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MD2- Neuroscience Block > cellular basis of epilepsy > Flashcards

Flashcards in cellular basis of epilepsy Deck (26):

define epilepsy

a group of neurological diseases with enduring alterations in the brain resulting in abnormally increased predisposition to seizures
-genetic (idiopathic/primary)
-structural/metabolic (symptomatic/secondary)
-unknown (cryptogenic)


define seizures?

clinical manifestations resulting from paroxysmal excessive, synchronous, abnormal firing of patterns of neurons.


lifetime prevalence of seizures?


Increased in underdeveloped countries and lower socioeconomic groups.


explain Sudden unexplained death in epilepsy (SUDEP)

brain shutdown following neurological discharge of seizure suppresses respiration sufficiently --> causes secondary cardiac asystole

most at risk for patients experiencing tonic clonic seizures at night time


what is an epileptic seizure

a transient occurrence of clinical signs/symptoms due to hyper-synchronous, oscillatory, excessive activity of populations of neurons in the brain


by ILAE classification of seizures, what are partial (focal) seizures?

arise in a limited number of cortical neurons within one hemisphere ...may eventually spread to other regions of the brain become generalized.
-->still classified as a focal seizure
(tend to be caused by an abnormal part of brain)


by ILAE classification of seizures, what are generalized seizures?

appear to arise simultaneously in both hemispheres (usually genetic basis)


seizures that arise from of a brain that is structurally and functionally normal are classified as?

Genetic (idiopathic) seizures
-usually respond well to medication
-arise in youth/teenage hood and often remit


seizures arising from a structural/functional abnormality are classified as?

structural/metabolic (symptomatic)
-dont respond well to medication
-rarely remit


What characterizes "unknown seizures"

different from idiopathic and structural. no genetic basis, nothing structurally wrong. responds well to meds, but generally don't remit.

Most common form of seizures!


what is the acute cause of epilepsy?

disturbance in balance between excitation and inhibition of cortical neurons and neuronal networks due to:

-aberrant sprouting
-alterations in extraneuronal environment
-alterations in synaptic transmission


what is the role of the hippocampus in epilepsy?

-involved in learning and memory
-most sensitive structure to induce seizures in human and animal models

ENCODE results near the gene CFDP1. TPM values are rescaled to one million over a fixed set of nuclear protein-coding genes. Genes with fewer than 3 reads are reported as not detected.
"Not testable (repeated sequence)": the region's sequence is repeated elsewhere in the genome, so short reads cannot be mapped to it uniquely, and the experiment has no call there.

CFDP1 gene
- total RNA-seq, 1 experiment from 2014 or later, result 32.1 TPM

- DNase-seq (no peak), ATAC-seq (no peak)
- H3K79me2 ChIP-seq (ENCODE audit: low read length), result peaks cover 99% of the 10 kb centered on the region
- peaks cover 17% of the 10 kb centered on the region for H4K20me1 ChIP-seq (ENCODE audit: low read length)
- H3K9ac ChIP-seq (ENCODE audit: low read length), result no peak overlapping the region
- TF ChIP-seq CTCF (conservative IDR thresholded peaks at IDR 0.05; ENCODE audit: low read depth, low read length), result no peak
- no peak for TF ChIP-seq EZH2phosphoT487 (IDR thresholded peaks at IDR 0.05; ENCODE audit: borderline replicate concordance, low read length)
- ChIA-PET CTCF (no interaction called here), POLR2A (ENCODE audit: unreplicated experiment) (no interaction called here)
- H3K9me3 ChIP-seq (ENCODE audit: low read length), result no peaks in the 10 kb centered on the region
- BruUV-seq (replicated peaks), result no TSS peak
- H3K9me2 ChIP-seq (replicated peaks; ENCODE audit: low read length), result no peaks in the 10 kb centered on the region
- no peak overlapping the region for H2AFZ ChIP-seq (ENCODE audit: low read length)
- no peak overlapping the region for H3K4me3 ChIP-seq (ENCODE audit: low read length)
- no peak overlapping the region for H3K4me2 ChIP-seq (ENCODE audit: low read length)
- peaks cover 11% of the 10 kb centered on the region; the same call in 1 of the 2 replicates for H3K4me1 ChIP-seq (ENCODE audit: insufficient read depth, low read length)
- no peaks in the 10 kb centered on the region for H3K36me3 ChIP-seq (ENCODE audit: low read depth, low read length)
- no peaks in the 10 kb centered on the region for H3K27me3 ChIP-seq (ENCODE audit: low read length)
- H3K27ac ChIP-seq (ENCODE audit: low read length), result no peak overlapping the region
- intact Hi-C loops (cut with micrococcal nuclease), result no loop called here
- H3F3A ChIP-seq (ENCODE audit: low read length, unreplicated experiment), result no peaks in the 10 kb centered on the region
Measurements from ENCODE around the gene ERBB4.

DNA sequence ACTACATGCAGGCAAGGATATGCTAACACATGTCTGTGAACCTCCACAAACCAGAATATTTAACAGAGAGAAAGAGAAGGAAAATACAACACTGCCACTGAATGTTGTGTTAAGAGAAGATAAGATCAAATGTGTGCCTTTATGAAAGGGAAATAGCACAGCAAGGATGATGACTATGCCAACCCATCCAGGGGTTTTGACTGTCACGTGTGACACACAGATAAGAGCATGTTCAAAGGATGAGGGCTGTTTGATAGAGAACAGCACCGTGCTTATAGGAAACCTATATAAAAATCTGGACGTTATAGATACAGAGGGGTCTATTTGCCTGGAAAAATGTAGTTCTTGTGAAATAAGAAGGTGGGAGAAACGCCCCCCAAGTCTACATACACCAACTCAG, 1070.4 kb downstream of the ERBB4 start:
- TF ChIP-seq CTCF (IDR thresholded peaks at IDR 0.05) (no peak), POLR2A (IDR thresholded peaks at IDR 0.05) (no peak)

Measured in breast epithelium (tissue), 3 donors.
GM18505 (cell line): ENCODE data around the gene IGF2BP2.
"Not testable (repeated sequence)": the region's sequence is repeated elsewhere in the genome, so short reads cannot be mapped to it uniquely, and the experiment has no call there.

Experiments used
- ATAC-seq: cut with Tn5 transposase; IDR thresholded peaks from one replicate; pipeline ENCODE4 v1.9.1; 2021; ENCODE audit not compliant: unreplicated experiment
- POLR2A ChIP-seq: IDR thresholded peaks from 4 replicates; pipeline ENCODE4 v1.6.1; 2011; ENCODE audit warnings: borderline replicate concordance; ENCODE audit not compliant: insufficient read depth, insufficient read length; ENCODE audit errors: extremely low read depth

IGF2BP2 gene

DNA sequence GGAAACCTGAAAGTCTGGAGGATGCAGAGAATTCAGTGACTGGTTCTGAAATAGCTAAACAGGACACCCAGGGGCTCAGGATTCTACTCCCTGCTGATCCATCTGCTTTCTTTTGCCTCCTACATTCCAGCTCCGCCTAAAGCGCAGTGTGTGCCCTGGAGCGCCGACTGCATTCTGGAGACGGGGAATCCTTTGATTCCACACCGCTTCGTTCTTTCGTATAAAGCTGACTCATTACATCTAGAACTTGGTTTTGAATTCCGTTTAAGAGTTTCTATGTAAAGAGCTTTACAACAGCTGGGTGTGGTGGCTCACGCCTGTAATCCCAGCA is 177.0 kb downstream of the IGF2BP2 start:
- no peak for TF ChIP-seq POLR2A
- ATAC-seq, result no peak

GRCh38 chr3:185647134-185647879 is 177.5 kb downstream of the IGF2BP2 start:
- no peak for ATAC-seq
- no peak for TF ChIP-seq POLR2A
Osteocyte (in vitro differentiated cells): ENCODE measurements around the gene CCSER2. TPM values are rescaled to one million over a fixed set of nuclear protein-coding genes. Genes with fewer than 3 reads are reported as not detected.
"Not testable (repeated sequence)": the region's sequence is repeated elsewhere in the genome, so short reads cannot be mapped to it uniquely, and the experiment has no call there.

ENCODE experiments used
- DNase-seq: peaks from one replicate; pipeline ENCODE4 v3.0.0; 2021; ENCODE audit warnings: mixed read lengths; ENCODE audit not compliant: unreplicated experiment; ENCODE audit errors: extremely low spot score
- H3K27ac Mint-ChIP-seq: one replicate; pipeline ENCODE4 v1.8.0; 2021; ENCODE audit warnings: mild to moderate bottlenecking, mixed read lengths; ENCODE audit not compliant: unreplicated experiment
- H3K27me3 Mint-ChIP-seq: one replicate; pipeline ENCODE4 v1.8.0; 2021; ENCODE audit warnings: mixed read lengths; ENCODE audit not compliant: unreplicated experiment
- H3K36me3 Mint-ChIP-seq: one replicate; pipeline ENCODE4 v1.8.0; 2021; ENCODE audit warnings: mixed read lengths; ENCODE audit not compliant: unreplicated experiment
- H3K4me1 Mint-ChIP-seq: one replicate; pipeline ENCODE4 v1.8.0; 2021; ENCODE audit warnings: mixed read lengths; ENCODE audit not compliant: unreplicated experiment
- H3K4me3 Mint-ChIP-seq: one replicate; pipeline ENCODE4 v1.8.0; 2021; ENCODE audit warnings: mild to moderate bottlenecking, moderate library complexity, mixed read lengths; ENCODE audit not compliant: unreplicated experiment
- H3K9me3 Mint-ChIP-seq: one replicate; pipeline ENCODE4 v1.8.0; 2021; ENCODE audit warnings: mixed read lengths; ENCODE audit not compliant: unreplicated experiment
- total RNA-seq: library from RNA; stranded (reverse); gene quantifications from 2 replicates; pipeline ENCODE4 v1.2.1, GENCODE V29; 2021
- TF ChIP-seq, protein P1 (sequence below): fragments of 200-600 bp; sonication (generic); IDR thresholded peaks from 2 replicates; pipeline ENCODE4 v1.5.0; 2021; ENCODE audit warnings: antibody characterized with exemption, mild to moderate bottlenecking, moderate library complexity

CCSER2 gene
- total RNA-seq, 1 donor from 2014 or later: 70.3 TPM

explain epileptogenesis leading to seizures

seizures beget seizures.

neurobiological changes (axon sprouting, glial changes, loss of cells, ion channel expression) continue to the point where the circuit triggers into an oscillatory pattern until seizures start to occur---> seizures loop and accelerate process of neuronal remodelling

neurobiological changes follow first epileptic event or vice versa? mystery....


describe the bimodal curve of epilepsy age of onset

first smaller peak at birth, next peak occuring after 60 yrs old


what is the likely aetiology of epilepsy with onset in adulthood?

trauma, ischaemia, tumours, hemorrhage, degenerative disease


what is the likely aetiology of epilepsy with onset in late childhood, early adulthood?



what is the likely aetiology of epilepsy with onset in infancy/early childhood?

congenital/perinatal CNS insults


T/F: majority of genetic-rooted epileptic diseases follow mendelian inheritance pattern

FALSE. Only 10%. Majority are ore complex, rooted in genes related to ligand-gated ion channels, non-ion channel genes, voltage-gate ion channels

Likely a genetic predisposition even on those epilepsy cases that arise following trauma.


what is the most sensitive diagnostic technique in patients with focal epilepsy?

MRI can detect focal lesion in 70% of cases refractory to medical Tx.


most common structural lesion identified on MRI in patients with medically refractory focal epilepsy?

Mesial temporal sclerosis (aka hippocampal sclerosis) (50%)

Then...Malformation of cortical development (20%), low grade tumours (15%), vascular malformations (10%),
post-traumatic encephalomalacia (5%)


common clinical and imaging features of mesial temporal sclerosis

-medically refractory
-common in adults with partial epilepsy
-good outcomes with surgery

-MRI shows hippocampal atrophy, increased T2 signal, decreased T1 signal, loss of internal architecture


what is a focal cortical dysplasia? MRI features?

focal regions of disturbed cortical development and architecture-->develops hyper excitable circuit-->epilepsy

-focal thickening of cerebral cortex
-blurring of gray/white matter interface
-increased t2-signal


compare/contrast T2 vs T1-weighted imaging for MRI

T2-weighted imaging is good for highlighting pathology. Tissues filled with Water (ex. CSF) appear bright and tissues with fat (ex white matter) appear darker.

T1-weighted is the opposite. Good for demonstrating anatomy.


which type of low-grade tumour is most common in patients presenting with partial epilepsy? Which site is most common for these?

Glioma (70%).
Most common in cortical over subcortical region. Esp in centro-tempro-parietal region


best medical treatment for epilepsy?

Tegritol and Epilim
-->decrease the freq/severite of seizures
-->treat symptoms, not underlying condition

NB: tolerability issues. no anti-epileptogenic tx or disease modifying tx available.


what type of epilepsy syndrome is ideal candidate for Sx?

Focal epilepsy where the focus of seizures can be localized to a specific region of the brain that could be resected without significant risks